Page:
Destiny: Rise of Iron
Any new expansion to Destiny must enrich an already-complex play environment, while simultaneously introducing activities that meet the desires of longtime players and curious new Guardians. Rise of Iron confronts these goals head-on, and while a few problems crop up, it is an admirable success in its own right. More importantly, it continues to evolve Bungie’s grand epic and provides an integrated experience of competitive and cooperative shooting unmatched in the current gaming landscape.
The early days of Destiny hinted at an Arthurian order of knights that predate the player heroes, and Rise of Iron finally pulls back the curtain on that legend. Situated on a suitably lofty social space atop a wolf-inhabited mountain, the stoic Lord Saladin is a lonely survivor of those days, and he takes center stage as players confront the danger that once destroyed the mighty Iron Lords. The campaign that follows is tight and personal, focused on nostalgia and honor. The setup is solid, but the core story feels abbreviated; you’re just getting to know Saladin and picking up speed as the five-mission storyline comes to a close.
You can find additional meat in a few excellent weapon quests, including a thrilling reforging of the epic Gjallarhorn. I’m also enthusiastic about the new artifact system, which offers new collectibles and reshapes the most boring inventory slot in the game into one of the most flexible, adding options like unlimited sprint or eliminating damage over time effects.
The new Plaguelands zone is beautifully crafted, mixing existing Earth art with the invasion of a twisted new nanotechnology, and then overlaying everything with a blanket of snow. I enjoy zooming through the area on my Sparrow, but it lacks the secrecy and depth of last year’s Dreadnaught. Likewise, I appreciate the new challenge of the Fallen Splicers, but they don’t feel distinct enough from the normal Fallen. The new Splicer-focused strike is excellent, including its devilish final encounter. But even the refreshed dialogue and enemies for two other strikes aren’t enough to enliven the cooperative strike playlist, which really needs a more robust set of additions to be at its best.
Archon’s Forge is a new arena activity that provides frantic enemy wave fights. The conflicts are intense, but the new mode is hamstrung by some baffling structural issues and needs some changes. Archon’s Forge is too far out of the way to attract regular visitors, and doesn’t encourage easy public joining once a round begins. Players can only hold one entry key and new keys drop infrequently, so your group’s fun can come to a halt just as it begins.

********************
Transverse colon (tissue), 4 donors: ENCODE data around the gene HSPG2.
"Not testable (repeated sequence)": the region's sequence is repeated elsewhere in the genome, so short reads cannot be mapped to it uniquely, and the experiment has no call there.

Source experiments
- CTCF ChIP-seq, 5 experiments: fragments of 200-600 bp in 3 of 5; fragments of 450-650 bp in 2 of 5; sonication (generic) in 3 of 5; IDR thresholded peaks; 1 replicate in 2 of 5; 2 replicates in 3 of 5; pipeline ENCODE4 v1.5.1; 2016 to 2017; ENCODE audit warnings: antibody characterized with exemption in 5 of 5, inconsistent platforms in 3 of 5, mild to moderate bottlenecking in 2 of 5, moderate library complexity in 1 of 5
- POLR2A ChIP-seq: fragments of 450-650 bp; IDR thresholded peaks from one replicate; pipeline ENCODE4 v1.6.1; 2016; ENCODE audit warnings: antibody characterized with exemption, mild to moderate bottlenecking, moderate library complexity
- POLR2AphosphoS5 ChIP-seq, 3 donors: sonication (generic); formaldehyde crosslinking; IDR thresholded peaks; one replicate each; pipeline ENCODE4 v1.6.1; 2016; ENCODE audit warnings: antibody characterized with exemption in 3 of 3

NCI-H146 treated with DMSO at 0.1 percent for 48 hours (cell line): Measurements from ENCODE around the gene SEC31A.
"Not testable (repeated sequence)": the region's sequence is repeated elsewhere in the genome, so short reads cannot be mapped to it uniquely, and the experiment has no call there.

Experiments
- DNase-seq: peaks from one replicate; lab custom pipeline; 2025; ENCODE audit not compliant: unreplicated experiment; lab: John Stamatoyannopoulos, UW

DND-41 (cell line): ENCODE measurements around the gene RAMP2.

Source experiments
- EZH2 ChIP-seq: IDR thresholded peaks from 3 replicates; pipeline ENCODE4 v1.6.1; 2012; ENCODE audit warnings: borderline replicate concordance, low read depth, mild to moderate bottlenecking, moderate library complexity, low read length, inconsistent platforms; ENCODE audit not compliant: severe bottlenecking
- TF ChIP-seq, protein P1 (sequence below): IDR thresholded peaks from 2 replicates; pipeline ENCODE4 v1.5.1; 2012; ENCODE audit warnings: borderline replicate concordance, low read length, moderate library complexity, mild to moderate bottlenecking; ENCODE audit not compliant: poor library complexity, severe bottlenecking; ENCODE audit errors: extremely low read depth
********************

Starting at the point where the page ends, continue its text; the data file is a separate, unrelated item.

The Wrath of the Machine raid is sophisticated and engrossing. The expedition is all about movement, collision, and communication with teammates. Filled with hidden chests, it’s a paradise for treasure hunters. From a battle against a lumbering engine of destruction to a final showdown with a machine-warped monstrosity, the encounters are action-packed. I like how much they demand of every participant, not just a select few.
A new competitive Supremacy mode is great fun, borrowing a familiar structure from Call of Duty in which players pick up crests after a kill to score. The mode rewards close-range team clumping, but that means supers and grenades can be devastating. A single crest drop can cascade into a frantic skirmish where everyone converges on the scrum. The mode is fast and furious, and much more engaging when played with a coordinating team. It’s also well supported by the excellent new maps, with lots of verticality, pathing options, and evocative themes.
Private-match functionality is also a major triumph. While options don’t allow for dramatic reinvention of existing PvP modes, they support any existing game style and map to be played with chosen friends or rivals. For the average player, this is a great tool for practice and casual play. It also opens the door for Destiny to enter the tournament and professional gaming scene in a real way.
Whatever the activity, Rise of Iron has gorgeous new gear on offer as rewards, including new ornaments that change the appearance of weapons and armor. I’m disappointed that some of the coolest appearance options are mostly hidden behind a paywall of blind microtransactions, but I applaud the decision to keep the rewards cosmetic.
Rise of Iron provides a lot of choices to players. From the activity you engage in to the rewards you pursue, the expansion supports any level of engagement. While it doesn’t offer the same breadth and reimagining of core systems found in The Taken King, Bungie’s latest release has a sentimental tone that is refreshing. This adventure through forgotten legends stands strong on its own, and continues an unbroken string of content drops that have each made Destiny a richer universe.
Bungie's expansion takes a few missteps but finishes strong, further growing an already deep game.